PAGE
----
A value equivalent to 50 percent of Afghanistan's gross national product is generated through the production and trade of opium and the heroin that is derived from it. Of those earnings, at least $100 million flows each year to the Taliban and its allies, which is used to purchase weapons and pay fighters. That, at least, is the estimate given by Antonio Maria Costas, head of the UN's Office on Drugs and Crime.

But the chain of people profiting from the drug trade goes a lot further -- reaching day laborers in the fields, drug laboratory workers and going all the way up to police stations, provincial governments and high-level government circles that include some with close proximity to President Hamid Karzai. If Craddock's order were to go into effect, it would lead to the addition of thousands of Afghans to the description of so-called "legitimate military targets" and could also land them on so-called targeting lists.

The Taliban are still responsible for the majority of civilian victims in Afghanistan. According to a United Nations report, more than half of the approximately 2,000 citizens killed last year died as a result of suicide attacks, car bombs and fighting with extremists. Nevertheless, relations between the Americans and the local population are extremely tense due the rising number of US-led air strikes and the dramatic increase in the number of civilian casualties.

Afghan villagers complain of the increase in the deaths of relatives who were mistakenly killed during military operations carried out by the Americans and their allies, such as the one carried out recently in Masamut, a village in the eastern Afghan province of Laghman. The US army announced that it had "eliminated" 32 Taliban insurgents. However, survivors claim that 13 civilians had been killed during the search for a Taliban commander. In the eyes of many Afghans the former liberators have long become ruthless occupiers.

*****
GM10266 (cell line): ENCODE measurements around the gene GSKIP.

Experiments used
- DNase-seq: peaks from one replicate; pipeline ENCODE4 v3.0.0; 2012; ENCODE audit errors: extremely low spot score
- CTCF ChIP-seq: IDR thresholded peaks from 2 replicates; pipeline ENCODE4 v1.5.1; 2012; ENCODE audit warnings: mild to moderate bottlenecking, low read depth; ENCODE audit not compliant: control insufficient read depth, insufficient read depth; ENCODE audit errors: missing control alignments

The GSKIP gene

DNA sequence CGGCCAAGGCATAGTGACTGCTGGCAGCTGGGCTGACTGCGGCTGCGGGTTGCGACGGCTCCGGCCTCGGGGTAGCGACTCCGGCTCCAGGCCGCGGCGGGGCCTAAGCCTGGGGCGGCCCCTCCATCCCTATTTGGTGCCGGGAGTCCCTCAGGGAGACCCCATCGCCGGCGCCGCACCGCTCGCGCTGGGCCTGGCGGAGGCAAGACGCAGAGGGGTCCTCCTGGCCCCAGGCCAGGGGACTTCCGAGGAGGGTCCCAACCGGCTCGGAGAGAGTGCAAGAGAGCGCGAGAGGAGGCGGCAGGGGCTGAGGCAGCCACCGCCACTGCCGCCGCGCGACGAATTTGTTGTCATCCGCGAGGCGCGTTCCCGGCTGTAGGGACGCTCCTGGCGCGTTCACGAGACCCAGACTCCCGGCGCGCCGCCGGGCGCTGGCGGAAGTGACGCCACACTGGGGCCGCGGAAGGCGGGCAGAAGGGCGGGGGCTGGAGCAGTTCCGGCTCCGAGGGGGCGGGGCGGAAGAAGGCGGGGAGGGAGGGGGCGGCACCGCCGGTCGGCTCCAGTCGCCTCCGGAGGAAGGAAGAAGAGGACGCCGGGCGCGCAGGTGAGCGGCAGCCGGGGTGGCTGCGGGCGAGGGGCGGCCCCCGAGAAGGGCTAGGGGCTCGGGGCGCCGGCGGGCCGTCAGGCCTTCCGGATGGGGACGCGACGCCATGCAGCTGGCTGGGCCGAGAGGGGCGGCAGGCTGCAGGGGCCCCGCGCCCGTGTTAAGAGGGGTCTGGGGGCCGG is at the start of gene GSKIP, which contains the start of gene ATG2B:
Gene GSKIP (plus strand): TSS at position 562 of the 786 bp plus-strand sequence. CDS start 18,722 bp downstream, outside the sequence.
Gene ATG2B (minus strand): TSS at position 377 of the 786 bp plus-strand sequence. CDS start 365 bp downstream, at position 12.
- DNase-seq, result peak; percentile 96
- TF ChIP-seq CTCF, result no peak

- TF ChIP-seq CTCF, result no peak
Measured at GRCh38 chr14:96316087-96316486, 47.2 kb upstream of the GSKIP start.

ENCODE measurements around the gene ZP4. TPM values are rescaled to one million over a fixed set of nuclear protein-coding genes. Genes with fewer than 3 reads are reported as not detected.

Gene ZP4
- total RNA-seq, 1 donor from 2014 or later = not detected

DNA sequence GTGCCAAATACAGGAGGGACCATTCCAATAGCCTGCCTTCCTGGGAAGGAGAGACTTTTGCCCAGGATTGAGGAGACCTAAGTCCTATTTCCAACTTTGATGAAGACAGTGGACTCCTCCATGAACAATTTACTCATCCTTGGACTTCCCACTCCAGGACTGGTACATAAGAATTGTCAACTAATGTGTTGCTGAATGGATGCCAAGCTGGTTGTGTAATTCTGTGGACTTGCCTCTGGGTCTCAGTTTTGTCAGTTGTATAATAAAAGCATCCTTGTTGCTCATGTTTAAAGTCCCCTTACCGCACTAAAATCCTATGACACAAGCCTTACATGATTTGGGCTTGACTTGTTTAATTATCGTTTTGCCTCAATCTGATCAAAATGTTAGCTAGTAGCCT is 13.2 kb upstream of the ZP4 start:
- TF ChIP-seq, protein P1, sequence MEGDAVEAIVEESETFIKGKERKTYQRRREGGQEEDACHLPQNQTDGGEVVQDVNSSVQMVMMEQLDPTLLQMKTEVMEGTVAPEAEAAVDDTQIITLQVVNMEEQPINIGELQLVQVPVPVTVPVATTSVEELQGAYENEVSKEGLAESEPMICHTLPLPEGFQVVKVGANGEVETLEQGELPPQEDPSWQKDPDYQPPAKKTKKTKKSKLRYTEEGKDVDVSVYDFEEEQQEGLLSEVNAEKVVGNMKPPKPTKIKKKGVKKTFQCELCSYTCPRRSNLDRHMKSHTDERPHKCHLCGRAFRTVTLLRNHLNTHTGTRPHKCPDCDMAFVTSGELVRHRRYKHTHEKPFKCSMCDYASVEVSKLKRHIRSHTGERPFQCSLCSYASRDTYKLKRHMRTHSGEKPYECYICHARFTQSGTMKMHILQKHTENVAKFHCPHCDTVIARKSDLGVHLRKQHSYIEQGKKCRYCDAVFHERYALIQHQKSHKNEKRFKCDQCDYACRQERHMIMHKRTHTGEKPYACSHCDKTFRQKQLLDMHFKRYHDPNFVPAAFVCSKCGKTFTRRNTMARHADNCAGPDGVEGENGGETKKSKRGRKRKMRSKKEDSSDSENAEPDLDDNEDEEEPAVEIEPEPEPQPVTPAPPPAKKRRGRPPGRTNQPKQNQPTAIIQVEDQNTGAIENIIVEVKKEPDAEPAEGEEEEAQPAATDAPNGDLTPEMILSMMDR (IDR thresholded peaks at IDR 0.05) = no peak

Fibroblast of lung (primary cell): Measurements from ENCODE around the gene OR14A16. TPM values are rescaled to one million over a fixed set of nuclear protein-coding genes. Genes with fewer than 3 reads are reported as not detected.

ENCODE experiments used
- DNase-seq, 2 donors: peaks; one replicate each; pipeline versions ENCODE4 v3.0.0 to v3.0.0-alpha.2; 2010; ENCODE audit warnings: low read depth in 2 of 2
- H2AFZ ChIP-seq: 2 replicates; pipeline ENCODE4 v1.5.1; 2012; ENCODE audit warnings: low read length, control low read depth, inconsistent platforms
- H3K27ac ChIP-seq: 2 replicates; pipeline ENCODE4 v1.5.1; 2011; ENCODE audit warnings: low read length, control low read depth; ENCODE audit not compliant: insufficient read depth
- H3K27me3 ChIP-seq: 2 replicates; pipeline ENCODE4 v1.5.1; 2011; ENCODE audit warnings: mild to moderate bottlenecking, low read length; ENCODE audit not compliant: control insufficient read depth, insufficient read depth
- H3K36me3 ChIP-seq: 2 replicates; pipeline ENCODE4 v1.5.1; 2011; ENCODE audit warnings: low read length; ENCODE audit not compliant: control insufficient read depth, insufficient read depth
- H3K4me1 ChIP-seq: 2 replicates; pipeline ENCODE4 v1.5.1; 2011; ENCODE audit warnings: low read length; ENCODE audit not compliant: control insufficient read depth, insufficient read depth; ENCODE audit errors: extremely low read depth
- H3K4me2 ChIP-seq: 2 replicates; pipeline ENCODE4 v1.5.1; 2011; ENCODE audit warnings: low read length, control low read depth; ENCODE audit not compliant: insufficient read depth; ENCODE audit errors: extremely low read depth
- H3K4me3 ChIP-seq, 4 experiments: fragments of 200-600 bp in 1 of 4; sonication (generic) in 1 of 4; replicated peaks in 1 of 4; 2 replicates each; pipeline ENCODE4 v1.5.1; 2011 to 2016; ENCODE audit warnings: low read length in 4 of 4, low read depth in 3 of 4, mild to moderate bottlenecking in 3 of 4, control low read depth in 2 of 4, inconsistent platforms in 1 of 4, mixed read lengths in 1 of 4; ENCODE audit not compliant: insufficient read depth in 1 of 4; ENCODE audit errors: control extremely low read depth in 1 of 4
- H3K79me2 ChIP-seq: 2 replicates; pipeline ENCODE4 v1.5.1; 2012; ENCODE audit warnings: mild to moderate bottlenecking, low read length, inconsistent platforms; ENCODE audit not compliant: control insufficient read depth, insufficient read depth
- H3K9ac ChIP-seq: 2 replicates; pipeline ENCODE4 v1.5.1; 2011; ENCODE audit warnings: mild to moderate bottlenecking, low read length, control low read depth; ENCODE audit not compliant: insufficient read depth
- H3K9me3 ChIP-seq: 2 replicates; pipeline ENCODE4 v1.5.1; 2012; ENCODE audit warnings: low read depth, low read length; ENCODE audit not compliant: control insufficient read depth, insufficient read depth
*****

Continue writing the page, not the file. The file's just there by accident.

German NATO General Ramms made it perfectly clear in his answer to General Craddock that he was not prepared to deviate from the current rules of engagement for attacks, which reportedly deeply angered Craddock. The US general, who is considered a loyal Bush man and fears that he could be replaced by the new US president, has already made his intention known internally that he would like to relieve any commander who doesn't want to follow his instructions to go after the drug mafia of his duties. Back in December, Central Command in Florida, which is responsible for the US Armed Forces deployment in Afghanistan, yet again watered-down provisions in the rules of engagement for the Afghanistan deployment pertaining to the protection of civilians. According to the new rules, US forces can now bomb drug labs if they have previous analysis that the operation would not kill "more than 10 civilians."